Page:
Talking about filming the last episodes makes her eyes well up. "It inspires me when moms tell me they want their girls to be sassy and stand up for what they believe in, like (her "Wizards" character) Alex."

Gomez deals with "the negativity and rejection" that she faces from casting agents and from the haters on Facebook the old-fashioned way — with affirmations.

"I live by inspirational quotes," she says. Favorites are "You are who you surround yourself with" and "This, too, shall pass." Fox 2000's Siminoff admires Gomez's professionalism and "incredible work ethic."

Recently she fainted after an appearance on "The Tonight Show With Jay Leno," prompting rampant Internet rumors of pregnancy and anorexia. The culprit was junk food, she admits. "I'm 18 and I'm stubborn. They offer me healthy home-cooked meals of lemon chicken and zucchini and cheesecake, but I want Taco Bell."

She has a cracked-walnut voice, throaty and playful. She was named for Tejano singer Selena Quintanilla and grew up dancing to "Baila esta Cumbia." Those of a certain age remember Gomez as Gianna, the "amiga" on "Barney and Friends." Now it can be told, she says: "That guy in the purple suit was really cute."

"When I was 9, doing 'Barney,' I was picked on by kids in school for doing a baby show," Gomez says with a sigh. "It's such a funny thing, how nothing's funny when it's you," go the lyrics to Gomez's "Who Says," her epically relatable song about bouncing back from put-downs.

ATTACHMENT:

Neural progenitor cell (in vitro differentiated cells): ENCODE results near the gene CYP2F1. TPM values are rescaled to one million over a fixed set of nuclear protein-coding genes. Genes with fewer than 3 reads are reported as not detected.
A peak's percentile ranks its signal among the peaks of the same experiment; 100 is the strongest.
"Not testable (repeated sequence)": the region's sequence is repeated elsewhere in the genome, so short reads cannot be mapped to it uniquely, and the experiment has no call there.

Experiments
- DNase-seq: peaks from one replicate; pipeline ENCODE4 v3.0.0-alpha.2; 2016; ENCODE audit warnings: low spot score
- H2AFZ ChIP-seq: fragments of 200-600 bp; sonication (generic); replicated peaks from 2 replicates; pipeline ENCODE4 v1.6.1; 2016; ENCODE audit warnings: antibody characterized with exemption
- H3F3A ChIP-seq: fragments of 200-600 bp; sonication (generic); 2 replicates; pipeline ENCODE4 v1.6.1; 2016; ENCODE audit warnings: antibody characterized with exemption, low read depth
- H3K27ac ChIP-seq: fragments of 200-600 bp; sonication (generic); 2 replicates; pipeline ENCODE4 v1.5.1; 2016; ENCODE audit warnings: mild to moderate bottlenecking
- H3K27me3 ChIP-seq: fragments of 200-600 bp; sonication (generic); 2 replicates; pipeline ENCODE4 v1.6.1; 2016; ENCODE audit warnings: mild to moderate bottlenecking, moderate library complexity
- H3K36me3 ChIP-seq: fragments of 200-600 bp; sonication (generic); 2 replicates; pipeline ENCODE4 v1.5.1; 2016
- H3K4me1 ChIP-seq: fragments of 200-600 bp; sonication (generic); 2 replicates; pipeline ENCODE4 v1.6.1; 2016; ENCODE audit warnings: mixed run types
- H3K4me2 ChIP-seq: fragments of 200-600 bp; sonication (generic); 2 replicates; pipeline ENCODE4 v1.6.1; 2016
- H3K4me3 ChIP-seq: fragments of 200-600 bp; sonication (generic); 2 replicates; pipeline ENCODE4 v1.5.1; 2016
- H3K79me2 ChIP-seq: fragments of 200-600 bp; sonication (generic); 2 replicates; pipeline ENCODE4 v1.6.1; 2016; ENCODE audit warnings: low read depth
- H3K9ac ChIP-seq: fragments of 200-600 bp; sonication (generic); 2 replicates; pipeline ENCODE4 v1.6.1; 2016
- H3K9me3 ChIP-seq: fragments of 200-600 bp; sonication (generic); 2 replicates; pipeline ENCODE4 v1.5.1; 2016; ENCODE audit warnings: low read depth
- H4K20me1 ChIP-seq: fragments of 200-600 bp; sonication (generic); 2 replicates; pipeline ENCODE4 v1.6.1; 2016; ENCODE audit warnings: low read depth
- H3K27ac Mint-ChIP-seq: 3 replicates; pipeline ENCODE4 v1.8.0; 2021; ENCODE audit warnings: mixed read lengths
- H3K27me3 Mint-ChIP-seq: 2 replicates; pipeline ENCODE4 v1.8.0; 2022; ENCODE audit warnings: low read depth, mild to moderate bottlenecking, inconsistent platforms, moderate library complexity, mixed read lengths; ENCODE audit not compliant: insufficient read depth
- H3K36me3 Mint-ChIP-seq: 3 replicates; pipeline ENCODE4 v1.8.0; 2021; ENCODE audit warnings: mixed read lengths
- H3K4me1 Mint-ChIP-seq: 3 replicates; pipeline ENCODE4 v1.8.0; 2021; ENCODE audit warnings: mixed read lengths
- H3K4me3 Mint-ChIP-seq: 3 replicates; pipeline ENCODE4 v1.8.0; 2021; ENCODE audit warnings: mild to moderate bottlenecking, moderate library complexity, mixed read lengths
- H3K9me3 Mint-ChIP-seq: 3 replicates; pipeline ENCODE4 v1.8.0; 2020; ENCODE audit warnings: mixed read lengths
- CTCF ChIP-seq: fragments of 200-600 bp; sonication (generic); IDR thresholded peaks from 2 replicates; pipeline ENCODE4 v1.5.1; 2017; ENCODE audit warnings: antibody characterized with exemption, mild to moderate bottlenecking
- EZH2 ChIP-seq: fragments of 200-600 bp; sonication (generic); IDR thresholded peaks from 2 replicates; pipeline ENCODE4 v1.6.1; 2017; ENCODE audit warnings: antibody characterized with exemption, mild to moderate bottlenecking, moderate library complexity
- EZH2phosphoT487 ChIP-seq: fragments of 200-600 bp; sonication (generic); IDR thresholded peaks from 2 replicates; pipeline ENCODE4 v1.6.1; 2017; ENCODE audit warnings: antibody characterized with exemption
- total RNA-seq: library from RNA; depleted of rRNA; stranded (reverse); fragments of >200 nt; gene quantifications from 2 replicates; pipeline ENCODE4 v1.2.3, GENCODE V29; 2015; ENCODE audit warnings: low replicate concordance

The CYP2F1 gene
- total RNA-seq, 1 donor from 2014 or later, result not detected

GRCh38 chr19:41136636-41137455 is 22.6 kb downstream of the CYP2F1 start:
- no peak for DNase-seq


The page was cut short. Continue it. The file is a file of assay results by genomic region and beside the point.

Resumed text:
After "Barney," she did some Disney shows before ultimately getting cast in "Wizards" at 14. Gomez dated Nick Jonas of the Jonas Brothers and Taylor Lautner ("Twilight's" Jacob) before keeping company with pop sensation Bieber. Like him, Gomez was raised by a mother who gave birth to her when she was a teenager.

How does Gomez know she's in love? "For me, it's when I feel most beautiful and I laugh so hard my stomach hurts."

When designers approached her to launch her Dream Out Loud line of clothing, Gomez was psyched. She had recently met a young fan who used a paparazzi photo to replicate her tousled-Boho look. "I was so honored," she says. "I'm very casual," she says. "I wear things that are simple and trend-free. My job requires me to be in hair and makeup a lot. When I don't have to dress up, I don't."

Since being an actress/singer/entrepreneur isn't demanding enough, Gomez signed on as a UNICEF Goodwill ambassador. Her 2010 trip to Ghana was an eye-opener. "So many kids in America say 'I hate school, I hate homework.' The kids in Ghana want to go to school, want homework, want to learn." If she had the power, she says, "I'd build schools in Ghana."

While her own songs are for the most part mood-elevating, Gomez isn't the type of music lover who uses songs to lift her spirits. "I'm a very morbid person. When I'm sad, I want to be sad. I'll listen to Death Cab for Cutie or 'More Like Her' by Miranda Lambert."

Gomez's edge in "Ramona and Beezus" and in "Monte Carlo," where she has a dual role as a down-home Texas girl mistaken for a spoiled heiress, distinguishes her from the sunshine overdrive of many teen stars. "In 'Ramona and Beezus,' we saw this other side to her," observes Siminoff, who is betting that Gomez has the resources to play three-dimensional characters.

The actress hopes her next movie project will be "13 Reasons Why," based on the novel about the aftermath of teen suicide.

"It's not a Disney choice," she admits. "But I found it very inspirational.

"Not everything is a happy ending," Gomez reflects. "Sometimes it can be a life-changing one."